JCPOA can be saved only when Iran is able to make the most of its economic benefits
…from PressTV, Tehran
[ Editor’s Note: The Biden administration seems to be on a ‘fool’s errand’ by offering a Trump ‘lite’ version of reneging on the JCPOA. Not only will this fail, but the history of it will be told as a ludicrous attempt in the first place, because it was never real but a diplomatic mirage with zero chance of Iran falling for it.
The Biden effort, stripped of its window dressing, is to ‘renegotiate’ the deal to protect itself from being savaged by the Repubs for caving in to Iran. But that begs the question, why would Iran agree to such a humiliation a second time?
As is stated in excellent analysis below, no matter what the Biden people agreed to, what would stop the Republicans if they won in 2024 from just overturning the Biden ‘arrangement’? The answer of course is nothing.
In reality this leaves Iran with no choice but to double down and go forward with no deal which will leave the Biden regime holding the bag. And by that I mean what reason would Iran have not to crank up its nuclear program full blast.
If the West shows it intends to screw Iran one way or the other, wanting to have Israel remain the only nuclear power in the Mideast, albeit an illegal one, but that’s OK, what unbiased critic would blame it all on Iran?
Iran’s only revenge for having been strung along all this time is to exact a price that will be remembered, and a stain on all of those who thought it would be a good idea.
Iran has said it does not want nuclear weapons, but what if the West forced Iran to have them as the only way to retaliate against Israel? It would not take a genius to see who would get blamed for that fiasco, Israel and all of its enablers.
As I have written here over and over, all Western moves to pretend that it is concerned about nuclear profileration is a flagrant fraud when it allows Israel continues to do so, while constantly threatening Iran.
And the US, which has clearly used proxy terrorism in the region for multiple decades now, thinking that it can appoint itself as the anti-terrorism policeman for the region, it is pertetrating another fraud, aka the gang that can’t shoot straight… Jim W. Dean ]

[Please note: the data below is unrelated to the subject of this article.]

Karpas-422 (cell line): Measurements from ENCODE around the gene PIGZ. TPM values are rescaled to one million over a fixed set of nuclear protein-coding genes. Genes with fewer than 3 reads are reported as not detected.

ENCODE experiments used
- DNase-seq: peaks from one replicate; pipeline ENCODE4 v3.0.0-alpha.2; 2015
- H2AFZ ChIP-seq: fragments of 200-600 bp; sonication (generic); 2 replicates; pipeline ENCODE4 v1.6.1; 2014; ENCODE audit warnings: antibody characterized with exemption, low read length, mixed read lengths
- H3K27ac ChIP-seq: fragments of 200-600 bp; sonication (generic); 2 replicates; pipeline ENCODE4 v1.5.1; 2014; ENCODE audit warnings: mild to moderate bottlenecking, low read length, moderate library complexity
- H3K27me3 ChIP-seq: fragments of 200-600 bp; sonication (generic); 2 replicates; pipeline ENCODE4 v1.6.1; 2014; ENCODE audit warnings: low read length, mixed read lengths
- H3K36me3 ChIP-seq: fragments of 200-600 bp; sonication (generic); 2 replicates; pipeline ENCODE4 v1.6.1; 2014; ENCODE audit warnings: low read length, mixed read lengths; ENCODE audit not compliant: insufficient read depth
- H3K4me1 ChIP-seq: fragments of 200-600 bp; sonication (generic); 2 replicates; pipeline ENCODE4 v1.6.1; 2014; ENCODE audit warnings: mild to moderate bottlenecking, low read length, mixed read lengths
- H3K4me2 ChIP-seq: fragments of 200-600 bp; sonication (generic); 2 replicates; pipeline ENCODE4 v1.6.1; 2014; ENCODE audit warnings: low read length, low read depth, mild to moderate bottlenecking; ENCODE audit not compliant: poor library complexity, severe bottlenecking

First published ... April 19, 2021
After Joe Biden won the US presidential election, it felt as if new hope was breathed into the revival of the JCPOA. Although the new US administration openly claims that the maximum pressure policy has been proven ineffectual, one month has passed since Biden took office and still, there doesn’t seems to be enough willingness from Washington to lift the sanctions imposed on Iran.
It seems as though the White House is conflicted. On the one hand, it believes former President Donald Trump’s unilateral decision to pull out of the deal was a mistake, but on the other hand, it holds on to the policy of sanctions as a means to pressure Iran to make new concessions.
The Democrats imagined that Iran would cave in to the pressure of the sanctions and accept the demands set forth by Washington and the only problem that stood in the way of it happening was Trump who failed to use the diplomatic tools at his disposal to turn the pressure into a tangible result to benefit US interests.
Jake Sullivan and William Burns, two high-ranking officials in the Biden administration, published an article on New York Times in 2019 emphasizing that:
“although Washington needs to distance itself from the 12 conditions that Trump put forth, Tehran needs to be realistic.
They cannot expect the US to take any significant strides in lifting the sanctions without proof of Iran’s goodwill when it comes to accepting a renewal on the duration of the JCPOA as well as being accepting to monitoring and observations of their nuclear facilities and their ballistic missile program, and their endeavors in the region.”
But the reality is, considering the attitude of the new administration, the chances of leaving the JCPOA for good seem to be higher than that of reviving it. Contrary to the popular belief, however, if the US leaves the JCPOA for good, the losses would be greater for them than they would be for Iran.